Methicillin-resistant staphylococci may also be resistant to some other antibiotics as well as β-lactams. Co-existence of resistance to methicillin and macrolides was genetically investigated in Staphylococcus aureus. A total of 59 S. aureus strains isolated from nasal cavity of patients hospitalized in the pediatric service were investigated for their susceptibility to oxacillin and erythromycin. In addition, the β-lactams resistance gene (mecA and blaZ), the erythromycin resistance methylase genes (ermA, ermB, and ermC) and macrolide efflux genes msrA were analysed by multiplex PCR. The minimal inhibitory concentration (MIC) values revealed that 98 and 97% of isolates were resistant to oxacillin and erythromycin, respectively. In addition, the frequency of resistant strains for tested genes was 66% (mecA), 100% (blaZ), 15% (ermA), 30% (ermB), 22% (ermC) and 36% (msrA). A high rate of macrolide resistance was determined in methicillin-resistant staphylococci. The erm gene was the most frequently detected. Results of susceptibility testing and the carriage of resistance genes did not match. Thus, polymerase chain reaction (PCR) multiplex identification of antibiotic resistance genes, as a rapid and accurate technique, could be a supplementary method, which can be easily incorporated into the diagnostic molecular microbiology laboratory work flow.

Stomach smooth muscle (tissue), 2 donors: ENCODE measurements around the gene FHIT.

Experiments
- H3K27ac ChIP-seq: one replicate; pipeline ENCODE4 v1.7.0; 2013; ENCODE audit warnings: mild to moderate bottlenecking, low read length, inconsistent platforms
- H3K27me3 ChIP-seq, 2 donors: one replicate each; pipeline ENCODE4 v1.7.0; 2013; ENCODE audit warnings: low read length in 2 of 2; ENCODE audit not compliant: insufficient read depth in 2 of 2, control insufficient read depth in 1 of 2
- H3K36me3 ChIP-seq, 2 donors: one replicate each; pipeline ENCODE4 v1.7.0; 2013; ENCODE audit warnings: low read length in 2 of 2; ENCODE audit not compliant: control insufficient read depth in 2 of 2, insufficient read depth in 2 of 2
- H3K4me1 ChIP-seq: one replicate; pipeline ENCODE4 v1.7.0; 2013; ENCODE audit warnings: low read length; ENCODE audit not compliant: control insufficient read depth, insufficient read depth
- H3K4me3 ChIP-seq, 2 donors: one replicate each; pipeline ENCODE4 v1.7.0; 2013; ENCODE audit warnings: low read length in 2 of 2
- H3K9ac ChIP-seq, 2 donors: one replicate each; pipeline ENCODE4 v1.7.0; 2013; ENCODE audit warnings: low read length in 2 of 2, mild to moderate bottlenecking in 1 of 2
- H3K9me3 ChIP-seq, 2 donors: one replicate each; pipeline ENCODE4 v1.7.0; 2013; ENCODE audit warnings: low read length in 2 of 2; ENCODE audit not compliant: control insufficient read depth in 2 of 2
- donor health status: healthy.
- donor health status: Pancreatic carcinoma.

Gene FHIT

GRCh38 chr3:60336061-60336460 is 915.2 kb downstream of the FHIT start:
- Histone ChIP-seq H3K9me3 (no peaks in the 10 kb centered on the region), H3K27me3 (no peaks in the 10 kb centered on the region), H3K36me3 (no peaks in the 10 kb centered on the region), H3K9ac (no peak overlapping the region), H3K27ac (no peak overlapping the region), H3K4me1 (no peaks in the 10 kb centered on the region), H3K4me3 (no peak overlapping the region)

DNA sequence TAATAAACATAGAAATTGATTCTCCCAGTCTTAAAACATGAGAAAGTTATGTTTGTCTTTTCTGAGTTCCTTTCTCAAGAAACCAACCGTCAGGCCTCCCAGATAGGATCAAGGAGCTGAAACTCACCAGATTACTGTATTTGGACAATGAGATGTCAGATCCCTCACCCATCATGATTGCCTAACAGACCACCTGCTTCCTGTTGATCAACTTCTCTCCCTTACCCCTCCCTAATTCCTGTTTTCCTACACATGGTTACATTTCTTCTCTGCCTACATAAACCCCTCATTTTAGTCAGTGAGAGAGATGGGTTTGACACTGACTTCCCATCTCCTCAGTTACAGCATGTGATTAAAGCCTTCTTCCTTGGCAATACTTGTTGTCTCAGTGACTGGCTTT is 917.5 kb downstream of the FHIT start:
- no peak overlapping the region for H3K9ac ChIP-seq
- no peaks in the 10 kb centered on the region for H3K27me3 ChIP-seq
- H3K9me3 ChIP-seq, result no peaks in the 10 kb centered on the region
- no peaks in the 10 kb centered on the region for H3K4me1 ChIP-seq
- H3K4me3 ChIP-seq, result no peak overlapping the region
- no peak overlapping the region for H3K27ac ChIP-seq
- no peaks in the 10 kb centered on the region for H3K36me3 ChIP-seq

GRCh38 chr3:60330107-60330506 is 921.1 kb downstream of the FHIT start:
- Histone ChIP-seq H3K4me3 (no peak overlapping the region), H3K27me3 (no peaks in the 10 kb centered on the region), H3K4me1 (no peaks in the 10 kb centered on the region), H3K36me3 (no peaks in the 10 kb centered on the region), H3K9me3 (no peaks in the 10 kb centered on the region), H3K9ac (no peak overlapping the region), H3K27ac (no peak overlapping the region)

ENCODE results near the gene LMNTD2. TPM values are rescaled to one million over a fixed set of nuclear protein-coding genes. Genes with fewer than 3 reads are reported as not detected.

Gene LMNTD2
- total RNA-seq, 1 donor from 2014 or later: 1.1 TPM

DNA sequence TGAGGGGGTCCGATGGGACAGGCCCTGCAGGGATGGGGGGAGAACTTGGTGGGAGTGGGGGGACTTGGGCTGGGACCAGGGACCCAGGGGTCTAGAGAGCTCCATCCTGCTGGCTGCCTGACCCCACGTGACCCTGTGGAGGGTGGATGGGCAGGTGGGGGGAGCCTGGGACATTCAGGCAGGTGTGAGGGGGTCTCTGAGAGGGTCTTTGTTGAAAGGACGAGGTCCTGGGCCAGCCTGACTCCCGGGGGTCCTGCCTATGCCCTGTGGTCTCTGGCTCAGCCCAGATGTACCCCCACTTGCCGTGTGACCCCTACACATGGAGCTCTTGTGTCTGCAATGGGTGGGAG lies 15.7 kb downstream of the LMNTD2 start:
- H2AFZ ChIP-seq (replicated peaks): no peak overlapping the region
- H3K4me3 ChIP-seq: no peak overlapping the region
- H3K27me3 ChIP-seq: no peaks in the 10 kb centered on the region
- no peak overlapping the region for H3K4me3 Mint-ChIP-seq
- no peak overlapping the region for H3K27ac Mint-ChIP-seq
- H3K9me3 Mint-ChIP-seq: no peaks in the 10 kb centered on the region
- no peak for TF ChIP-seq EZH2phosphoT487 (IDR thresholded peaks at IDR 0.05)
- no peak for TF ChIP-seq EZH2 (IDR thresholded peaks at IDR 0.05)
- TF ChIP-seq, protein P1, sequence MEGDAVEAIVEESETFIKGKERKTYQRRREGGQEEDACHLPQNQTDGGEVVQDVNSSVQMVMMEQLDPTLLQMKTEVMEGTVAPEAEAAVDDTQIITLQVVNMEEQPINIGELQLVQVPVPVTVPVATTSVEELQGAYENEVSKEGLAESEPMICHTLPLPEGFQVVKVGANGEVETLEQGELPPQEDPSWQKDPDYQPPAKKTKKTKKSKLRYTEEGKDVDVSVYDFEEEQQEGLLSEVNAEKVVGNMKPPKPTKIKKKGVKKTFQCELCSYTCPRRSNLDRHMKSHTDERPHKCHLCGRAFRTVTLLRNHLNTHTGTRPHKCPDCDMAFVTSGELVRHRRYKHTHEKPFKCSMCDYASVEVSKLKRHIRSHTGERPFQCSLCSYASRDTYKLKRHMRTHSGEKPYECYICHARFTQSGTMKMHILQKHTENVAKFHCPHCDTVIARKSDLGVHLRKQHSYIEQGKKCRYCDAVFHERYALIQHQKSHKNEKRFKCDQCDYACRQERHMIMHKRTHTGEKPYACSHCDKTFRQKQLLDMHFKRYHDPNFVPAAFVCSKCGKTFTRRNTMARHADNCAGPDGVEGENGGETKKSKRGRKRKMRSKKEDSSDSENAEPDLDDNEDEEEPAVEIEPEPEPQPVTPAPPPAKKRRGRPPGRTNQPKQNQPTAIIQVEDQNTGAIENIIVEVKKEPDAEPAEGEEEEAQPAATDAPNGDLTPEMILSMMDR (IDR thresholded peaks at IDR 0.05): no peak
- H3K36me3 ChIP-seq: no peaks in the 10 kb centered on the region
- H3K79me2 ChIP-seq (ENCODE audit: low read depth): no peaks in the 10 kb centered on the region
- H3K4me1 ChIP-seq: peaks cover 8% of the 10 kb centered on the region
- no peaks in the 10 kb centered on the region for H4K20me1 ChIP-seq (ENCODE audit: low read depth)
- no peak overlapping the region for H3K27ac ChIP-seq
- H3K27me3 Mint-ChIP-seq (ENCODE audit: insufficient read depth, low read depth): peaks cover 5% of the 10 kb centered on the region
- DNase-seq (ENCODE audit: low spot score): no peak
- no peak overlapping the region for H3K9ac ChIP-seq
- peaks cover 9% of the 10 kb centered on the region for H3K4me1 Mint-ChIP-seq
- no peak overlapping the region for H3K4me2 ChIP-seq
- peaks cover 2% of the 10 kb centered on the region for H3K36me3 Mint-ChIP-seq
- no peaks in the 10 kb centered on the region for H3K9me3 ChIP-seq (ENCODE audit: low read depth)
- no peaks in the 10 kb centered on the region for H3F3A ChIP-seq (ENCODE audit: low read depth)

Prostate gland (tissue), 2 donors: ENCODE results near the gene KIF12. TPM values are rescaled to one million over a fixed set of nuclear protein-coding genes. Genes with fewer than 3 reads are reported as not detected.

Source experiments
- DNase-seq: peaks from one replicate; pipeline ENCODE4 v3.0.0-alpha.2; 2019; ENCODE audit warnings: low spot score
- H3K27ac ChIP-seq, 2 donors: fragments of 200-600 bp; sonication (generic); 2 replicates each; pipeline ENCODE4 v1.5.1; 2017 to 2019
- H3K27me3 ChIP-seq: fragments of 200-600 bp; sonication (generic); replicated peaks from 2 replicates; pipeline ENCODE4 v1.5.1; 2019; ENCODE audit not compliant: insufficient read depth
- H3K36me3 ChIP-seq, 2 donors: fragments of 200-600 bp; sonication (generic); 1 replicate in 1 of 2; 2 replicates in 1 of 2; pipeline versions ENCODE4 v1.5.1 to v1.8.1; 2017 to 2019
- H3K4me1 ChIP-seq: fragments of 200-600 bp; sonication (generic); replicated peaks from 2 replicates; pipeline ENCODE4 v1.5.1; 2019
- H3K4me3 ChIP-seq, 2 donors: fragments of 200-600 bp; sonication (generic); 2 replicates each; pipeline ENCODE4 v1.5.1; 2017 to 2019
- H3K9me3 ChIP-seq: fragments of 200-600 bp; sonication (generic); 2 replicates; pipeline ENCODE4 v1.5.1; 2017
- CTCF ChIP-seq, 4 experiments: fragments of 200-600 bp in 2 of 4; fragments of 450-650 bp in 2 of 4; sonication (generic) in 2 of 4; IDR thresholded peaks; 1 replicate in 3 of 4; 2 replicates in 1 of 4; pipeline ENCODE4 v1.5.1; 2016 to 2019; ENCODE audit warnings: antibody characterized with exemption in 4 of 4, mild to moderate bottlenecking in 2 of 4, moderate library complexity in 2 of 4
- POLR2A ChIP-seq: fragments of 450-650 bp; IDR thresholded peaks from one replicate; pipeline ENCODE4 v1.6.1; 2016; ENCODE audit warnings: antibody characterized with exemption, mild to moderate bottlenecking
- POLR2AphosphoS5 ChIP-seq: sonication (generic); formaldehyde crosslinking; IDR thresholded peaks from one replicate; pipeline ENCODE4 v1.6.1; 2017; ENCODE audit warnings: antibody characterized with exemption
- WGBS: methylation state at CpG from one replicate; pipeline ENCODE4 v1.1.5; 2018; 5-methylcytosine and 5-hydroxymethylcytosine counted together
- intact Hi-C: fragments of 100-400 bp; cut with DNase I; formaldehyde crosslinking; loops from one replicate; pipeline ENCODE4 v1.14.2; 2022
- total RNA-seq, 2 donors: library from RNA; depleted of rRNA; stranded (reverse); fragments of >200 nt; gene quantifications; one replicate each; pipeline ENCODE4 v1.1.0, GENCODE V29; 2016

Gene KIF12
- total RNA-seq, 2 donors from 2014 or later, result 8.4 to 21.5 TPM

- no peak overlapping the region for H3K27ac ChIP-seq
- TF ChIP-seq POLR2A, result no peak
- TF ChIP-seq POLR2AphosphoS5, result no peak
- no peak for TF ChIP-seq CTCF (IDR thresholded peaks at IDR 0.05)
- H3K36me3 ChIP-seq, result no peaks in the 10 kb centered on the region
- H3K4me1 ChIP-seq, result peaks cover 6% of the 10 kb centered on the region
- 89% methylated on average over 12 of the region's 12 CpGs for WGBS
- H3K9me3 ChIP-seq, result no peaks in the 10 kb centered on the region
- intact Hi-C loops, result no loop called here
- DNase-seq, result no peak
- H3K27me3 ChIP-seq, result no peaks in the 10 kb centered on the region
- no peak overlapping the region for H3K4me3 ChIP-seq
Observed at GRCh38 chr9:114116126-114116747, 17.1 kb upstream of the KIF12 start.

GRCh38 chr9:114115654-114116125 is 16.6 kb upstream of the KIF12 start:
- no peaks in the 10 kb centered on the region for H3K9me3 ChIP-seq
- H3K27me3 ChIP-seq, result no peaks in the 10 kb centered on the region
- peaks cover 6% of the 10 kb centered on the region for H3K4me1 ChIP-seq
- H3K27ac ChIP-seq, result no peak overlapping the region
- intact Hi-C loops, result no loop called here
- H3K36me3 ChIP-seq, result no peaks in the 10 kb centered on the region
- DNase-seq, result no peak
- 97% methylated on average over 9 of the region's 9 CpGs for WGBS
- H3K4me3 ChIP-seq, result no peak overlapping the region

Key words: Staphylococcus aureus, multidrug resistance, multiplex polymerase chain reaction (PCR).
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